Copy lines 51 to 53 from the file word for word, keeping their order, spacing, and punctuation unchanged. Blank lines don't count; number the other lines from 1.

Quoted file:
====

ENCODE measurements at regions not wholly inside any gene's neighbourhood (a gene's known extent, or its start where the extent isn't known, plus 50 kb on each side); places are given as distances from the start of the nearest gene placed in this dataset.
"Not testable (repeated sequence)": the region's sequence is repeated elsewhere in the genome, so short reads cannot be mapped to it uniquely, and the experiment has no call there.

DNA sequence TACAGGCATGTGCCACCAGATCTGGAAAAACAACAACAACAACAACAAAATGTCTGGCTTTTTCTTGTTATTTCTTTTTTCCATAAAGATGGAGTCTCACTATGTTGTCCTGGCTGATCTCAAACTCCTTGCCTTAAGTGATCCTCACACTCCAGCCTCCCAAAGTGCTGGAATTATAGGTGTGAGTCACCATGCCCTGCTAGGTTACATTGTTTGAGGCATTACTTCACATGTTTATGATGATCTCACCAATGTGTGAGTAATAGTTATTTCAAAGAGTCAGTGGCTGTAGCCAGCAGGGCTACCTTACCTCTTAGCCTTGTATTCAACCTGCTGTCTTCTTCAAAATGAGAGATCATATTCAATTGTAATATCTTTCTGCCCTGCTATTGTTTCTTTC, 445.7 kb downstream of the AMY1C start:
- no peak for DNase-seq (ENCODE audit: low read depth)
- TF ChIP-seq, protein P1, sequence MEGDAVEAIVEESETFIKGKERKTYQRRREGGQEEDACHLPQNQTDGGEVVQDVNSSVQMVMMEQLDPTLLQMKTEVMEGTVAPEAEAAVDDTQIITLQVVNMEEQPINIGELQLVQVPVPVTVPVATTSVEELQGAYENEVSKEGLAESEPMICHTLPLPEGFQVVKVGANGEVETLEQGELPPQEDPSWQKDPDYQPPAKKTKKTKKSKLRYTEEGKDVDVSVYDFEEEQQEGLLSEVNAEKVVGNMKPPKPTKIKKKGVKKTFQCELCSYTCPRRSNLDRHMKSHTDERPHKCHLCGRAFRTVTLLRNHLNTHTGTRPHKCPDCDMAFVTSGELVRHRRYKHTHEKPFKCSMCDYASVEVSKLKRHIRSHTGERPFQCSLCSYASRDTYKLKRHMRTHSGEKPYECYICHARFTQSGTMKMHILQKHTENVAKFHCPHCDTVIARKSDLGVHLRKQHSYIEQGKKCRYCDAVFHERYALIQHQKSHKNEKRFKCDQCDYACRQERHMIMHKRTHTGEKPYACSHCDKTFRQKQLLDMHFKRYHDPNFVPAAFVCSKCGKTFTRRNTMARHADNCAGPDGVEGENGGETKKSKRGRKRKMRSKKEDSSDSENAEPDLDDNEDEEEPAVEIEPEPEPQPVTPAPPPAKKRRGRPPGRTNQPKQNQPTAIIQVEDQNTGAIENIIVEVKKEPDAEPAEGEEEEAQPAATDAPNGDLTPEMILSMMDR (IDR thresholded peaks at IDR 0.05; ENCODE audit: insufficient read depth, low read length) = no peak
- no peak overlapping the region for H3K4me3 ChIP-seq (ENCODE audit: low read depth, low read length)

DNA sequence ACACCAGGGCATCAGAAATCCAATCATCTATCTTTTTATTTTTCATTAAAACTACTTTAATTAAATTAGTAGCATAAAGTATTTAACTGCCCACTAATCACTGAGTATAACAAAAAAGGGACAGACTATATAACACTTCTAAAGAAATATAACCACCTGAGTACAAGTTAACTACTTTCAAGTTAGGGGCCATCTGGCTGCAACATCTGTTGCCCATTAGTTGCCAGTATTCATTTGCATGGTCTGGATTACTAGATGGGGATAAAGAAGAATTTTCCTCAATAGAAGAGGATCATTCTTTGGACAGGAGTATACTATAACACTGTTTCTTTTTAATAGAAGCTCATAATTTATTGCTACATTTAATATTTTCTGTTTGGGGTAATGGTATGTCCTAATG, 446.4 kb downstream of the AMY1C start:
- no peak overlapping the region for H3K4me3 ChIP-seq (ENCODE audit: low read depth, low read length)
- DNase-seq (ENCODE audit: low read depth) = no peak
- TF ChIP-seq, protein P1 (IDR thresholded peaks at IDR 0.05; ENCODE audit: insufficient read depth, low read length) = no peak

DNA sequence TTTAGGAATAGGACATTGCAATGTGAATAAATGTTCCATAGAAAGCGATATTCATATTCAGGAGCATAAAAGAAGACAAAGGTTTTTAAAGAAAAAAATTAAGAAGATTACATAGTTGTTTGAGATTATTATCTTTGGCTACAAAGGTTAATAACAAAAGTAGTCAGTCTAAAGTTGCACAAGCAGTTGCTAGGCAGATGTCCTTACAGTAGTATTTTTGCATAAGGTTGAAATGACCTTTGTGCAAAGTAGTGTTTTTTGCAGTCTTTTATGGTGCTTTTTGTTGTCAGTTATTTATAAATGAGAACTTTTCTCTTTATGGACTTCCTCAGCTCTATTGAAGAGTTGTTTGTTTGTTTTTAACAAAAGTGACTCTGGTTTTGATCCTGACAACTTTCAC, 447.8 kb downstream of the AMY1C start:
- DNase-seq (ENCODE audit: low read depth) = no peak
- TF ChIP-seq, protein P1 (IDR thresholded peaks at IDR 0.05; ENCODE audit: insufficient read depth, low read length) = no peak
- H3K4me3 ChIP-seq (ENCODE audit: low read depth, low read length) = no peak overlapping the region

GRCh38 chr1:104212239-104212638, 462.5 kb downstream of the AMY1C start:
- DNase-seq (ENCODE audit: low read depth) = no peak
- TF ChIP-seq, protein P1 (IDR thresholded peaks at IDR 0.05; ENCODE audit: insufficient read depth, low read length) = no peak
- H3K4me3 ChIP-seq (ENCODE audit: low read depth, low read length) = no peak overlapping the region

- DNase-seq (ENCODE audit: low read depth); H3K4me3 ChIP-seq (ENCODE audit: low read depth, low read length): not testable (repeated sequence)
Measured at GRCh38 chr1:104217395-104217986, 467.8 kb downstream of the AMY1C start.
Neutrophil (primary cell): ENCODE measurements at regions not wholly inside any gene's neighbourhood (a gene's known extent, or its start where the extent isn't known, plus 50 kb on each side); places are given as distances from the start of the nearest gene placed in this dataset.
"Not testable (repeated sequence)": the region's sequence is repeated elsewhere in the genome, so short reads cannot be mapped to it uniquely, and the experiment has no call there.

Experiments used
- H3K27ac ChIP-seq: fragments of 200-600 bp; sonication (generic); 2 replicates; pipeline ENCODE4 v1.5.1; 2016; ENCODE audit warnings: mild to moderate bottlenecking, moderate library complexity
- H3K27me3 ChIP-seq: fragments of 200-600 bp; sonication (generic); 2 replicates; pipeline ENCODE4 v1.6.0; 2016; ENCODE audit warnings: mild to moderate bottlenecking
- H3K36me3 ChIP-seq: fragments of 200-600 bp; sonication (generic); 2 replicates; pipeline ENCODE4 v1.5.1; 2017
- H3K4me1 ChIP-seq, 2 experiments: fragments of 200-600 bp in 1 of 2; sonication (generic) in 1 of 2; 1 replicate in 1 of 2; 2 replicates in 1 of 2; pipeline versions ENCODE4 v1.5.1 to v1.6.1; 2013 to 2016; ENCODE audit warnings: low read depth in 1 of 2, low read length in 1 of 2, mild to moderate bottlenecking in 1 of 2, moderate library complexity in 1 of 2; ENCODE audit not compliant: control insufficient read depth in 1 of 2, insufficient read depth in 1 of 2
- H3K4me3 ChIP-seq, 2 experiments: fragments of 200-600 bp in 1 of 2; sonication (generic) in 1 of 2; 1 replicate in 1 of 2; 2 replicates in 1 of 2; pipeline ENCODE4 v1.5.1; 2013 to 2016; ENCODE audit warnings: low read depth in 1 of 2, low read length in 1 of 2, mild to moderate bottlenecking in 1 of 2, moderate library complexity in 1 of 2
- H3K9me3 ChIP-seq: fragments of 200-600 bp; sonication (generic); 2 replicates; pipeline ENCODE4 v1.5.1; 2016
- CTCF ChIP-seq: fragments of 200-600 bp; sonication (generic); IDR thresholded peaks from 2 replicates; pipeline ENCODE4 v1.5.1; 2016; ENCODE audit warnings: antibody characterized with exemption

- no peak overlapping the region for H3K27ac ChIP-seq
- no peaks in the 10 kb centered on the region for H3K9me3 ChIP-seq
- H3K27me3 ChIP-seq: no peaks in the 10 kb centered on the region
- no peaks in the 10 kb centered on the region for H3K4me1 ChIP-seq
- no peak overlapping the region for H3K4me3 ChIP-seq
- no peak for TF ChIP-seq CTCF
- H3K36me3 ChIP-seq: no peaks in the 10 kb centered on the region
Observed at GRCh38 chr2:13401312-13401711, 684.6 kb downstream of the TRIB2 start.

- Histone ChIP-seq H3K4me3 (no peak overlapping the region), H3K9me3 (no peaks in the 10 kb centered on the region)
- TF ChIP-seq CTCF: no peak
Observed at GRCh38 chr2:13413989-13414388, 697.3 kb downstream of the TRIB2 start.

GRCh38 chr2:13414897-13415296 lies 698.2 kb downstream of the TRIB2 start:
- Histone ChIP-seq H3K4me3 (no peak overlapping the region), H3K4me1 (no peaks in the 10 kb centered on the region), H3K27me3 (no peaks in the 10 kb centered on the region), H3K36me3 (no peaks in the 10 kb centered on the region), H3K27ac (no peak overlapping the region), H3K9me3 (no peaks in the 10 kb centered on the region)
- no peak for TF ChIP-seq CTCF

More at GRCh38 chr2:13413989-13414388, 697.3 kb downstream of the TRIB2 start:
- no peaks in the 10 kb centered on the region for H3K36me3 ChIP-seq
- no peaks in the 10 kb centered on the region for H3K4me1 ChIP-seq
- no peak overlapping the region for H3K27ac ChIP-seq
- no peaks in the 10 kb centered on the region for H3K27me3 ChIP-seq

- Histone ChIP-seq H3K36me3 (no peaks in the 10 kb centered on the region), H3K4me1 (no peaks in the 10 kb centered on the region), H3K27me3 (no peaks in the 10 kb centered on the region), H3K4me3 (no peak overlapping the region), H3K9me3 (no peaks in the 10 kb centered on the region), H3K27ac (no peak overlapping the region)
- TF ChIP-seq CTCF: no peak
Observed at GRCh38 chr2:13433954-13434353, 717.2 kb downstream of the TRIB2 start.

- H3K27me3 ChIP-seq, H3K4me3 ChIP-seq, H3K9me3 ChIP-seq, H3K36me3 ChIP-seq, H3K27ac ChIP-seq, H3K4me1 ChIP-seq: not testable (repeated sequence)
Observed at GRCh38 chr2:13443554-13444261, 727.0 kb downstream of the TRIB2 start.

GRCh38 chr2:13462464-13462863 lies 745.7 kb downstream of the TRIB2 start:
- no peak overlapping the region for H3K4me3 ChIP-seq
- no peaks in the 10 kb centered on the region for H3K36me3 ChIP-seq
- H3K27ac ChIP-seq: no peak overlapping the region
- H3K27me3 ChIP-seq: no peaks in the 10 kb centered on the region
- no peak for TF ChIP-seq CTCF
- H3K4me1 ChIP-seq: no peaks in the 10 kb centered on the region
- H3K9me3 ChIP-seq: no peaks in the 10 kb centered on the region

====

- TF ChIP-seq CTCF: no peak
Observed at GRCh38 chr2:13433954-13434353, 717.2 kb downstream of the TRIB2 start.

- H3K27me3 ChIP-seq, H3K4me3 ChIP-seq, H3K9me3 ChIP-seq, H3K36me3 ChIP-seq, H3K27ac ChIP-seq, H3K4me1 ChIP-seq: not testable (repeated sequence)